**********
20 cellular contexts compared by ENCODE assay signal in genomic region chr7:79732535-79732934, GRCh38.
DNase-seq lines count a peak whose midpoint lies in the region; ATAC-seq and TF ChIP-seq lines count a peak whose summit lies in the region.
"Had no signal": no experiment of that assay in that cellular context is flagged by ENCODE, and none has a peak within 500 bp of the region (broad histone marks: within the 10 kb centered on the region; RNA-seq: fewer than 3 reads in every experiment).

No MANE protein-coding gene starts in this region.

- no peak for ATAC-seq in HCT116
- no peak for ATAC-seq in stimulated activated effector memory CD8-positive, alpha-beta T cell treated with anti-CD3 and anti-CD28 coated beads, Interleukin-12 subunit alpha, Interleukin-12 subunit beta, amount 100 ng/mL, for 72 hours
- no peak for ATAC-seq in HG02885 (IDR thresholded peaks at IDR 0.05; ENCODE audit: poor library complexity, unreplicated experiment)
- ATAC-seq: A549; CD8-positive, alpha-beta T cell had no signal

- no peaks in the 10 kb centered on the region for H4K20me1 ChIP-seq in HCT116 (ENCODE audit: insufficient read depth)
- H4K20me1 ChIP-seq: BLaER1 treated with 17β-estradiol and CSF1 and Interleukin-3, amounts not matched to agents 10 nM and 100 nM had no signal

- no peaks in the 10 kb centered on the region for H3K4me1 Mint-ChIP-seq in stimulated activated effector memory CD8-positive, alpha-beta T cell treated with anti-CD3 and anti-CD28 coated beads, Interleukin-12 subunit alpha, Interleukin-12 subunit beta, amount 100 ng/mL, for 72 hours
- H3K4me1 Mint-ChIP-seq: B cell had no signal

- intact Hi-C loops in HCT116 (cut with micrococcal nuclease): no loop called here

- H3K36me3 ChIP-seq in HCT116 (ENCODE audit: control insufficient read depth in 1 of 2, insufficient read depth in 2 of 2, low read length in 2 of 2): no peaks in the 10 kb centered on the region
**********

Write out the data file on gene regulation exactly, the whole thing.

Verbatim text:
20 cellular contexts compared by ENCODE assay signal in genomic region chr7:79732535-79732934, GRCh38.
DNase-seq lines count a peak whose midpoint lies in the region; ATAC-seq and TF ChIP-seq lines count a peak whose summit lies in the region.
"Had no signal": no experiment of that assay in that cellular context is flagged by ENCODE, and none has a peak within 500 bp of the region (broad histone marks: within the 10 kb centered on the region; RNA-seq: fewer than 3 reads in every experiment).

No MANE protein-coding gene starts in this region.

- no peak for ATAC-seq in HCT116
- no peak for ATAC-seq in stimulated activated effector memory CD8-positive, alpha-beta T cell treated with anti-CD3 and anti-CD28 coated beads, Interleukin-12 subunit alpha, Interleukin-12 subunit beta, amount 100 ng/mL, for 72 hours
- no peak for ATAC-seq in HG02885 (IDR thresholded peaks at IDR 0.05; ENCODE audit: poor library complexity, unreplicated experiment)
- ATAC-seq: A549; CD8-positive, alpha-beta T cell had no signal

- no peaks in the 10 kb centered on the region for H4K20me1 ChIP-seq in HCT116 (ENCODE audit: insufficient read depth)
- H4K20me1 ChIP-seq: BLaER1 treated with 17β-estradiol and CSF1 and Interleukin-3, amounts not matched to agents 10 nM and 100 nM had no signal

- no peaks in the 10 kb centered on the region for H3K4me1 Mint-ChIP-seq in stimulated activated effector memory CD8-positive, alpha-beta T cell treated with anti-CD3 and anti-CD28 coated beads, Interleukin-12 subunit alpha, Interleukin-12 subunit beta, amount 100 ng/mL, for 72 hours
- H3K4me1 Mint-ChIP-seq: B cell had no signal

- intact Hi-C loops in HCT116 (cut with micrococcal nuclease): no loop called here

- H3K36me3 ChIP-seq in HCT116 (ENCODE audit: control insufficient read depth in 1 of 2, insufficient read depth in 2 of 2, low read length in 2 of 2): no peaks in the 10 kb centered on the region